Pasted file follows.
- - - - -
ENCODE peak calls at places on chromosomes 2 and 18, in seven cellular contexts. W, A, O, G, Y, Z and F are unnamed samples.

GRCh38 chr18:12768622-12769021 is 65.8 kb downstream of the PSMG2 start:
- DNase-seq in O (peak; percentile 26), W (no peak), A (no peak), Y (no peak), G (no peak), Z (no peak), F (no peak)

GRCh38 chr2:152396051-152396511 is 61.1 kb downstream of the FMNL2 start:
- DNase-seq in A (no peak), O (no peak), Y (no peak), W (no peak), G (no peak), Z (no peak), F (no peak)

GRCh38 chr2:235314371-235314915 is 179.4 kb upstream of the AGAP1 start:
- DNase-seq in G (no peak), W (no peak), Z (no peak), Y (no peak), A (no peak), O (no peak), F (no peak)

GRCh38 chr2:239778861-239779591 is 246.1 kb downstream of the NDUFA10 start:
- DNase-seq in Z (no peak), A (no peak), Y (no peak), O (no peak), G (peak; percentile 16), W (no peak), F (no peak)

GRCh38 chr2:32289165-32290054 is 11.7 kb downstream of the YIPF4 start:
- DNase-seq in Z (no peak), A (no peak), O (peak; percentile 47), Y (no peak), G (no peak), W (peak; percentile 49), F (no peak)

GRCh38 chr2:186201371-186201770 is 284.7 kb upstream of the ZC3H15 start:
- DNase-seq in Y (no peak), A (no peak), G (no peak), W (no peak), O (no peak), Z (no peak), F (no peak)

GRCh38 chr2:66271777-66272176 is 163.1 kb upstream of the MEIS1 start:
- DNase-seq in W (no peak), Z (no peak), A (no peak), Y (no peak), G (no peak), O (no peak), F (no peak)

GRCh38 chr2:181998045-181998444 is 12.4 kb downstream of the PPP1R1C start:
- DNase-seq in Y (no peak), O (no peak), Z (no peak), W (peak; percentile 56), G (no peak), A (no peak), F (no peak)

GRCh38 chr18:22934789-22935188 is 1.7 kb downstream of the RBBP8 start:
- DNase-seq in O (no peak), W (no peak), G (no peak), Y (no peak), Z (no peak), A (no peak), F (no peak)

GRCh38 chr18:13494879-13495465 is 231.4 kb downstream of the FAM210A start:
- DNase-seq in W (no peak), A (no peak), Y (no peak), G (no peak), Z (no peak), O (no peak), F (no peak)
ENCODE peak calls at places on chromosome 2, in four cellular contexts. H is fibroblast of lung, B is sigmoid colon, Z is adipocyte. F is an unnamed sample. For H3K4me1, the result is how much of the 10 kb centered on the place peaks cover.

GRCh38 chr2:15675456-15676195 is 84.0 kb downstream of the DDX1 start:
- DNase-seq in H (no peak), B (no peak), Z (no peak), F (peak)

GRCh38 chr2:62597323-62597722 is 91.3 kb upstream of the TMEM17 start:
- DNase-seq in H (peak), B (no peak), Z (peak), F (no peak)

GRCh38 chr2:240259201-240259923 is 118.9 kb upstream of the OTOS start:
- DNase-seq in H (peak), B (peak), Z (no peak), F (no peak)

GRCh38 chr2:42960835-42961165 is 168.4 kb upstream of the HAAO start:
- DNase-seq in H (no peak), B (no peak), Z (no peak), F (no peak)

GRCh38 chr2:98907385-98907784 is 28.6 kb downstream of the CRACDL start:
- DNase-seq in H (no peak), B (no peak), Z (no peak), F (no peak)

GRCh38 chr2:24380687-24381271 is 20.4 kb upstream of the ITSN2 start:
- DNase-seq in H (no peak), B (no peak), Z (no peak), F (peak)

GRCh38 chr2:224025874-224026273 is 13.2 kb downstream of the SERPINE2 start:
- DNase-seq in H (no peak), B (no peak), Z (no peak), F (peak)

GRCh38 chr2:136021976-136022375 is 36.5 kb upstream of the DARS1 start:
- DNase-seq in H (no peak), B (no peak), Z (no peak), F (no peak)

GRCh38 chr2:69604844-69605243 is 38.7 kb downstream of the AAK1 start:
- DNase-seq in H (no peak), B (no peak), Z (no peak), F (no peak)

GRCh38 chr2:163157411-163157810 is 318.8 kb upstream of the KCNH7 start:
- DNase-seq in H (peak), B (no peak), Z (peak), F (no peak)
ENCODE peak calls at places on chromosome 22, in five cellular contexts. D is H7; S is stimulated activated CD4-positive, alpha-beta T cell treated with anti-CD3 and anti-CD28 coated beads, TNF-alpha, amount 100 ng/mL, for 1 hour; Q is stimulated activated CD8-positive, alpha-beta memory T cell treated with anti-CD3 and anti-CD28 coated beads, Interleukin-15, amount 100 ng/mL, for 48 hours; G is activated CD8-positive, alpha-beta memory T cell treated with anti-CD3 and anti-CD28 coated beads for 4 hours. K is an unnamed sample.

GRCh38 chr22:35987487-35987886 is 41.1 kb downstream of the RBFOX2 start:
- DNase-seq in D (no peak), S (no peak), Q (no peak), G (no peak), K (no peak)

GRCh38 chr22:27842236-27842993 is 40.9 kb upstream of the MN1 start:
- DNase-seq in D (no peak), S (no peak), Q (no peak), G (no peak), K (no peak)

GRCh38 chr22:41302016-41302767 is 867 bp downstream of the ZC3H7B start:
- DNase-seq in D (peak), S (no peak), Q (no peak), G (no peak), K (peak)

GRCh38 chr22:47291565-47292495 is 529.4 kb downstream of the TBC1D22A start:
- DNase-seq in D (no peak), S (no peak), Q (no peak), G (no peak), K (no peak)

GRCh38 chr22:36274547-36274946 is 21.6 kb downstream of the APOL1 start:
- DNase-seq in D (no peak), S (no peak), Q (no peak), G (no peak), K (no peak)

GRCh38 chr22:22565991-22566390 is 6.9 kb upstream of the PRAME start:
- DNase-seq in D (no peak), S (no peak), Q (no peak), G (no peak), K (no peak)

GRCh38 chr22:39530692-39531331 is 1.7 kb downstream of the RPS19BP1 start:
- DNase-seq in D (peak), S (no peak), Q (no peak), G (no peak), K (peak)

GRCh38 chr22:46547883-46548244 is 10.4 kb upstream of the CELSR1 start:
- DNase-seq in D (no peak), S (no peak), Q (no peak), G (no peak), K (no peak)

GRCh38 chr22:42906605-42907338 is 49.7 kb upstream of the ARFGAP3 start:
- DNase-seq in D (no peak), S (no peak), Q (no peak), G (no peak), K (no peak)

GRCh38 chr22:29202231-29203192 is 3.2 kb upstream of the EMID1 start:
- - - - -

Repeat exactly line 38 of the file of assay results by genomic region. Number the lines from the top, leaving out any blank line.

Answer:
- DNase-seq in H (no peak), B (no peak), Z (no peak), F (no peak)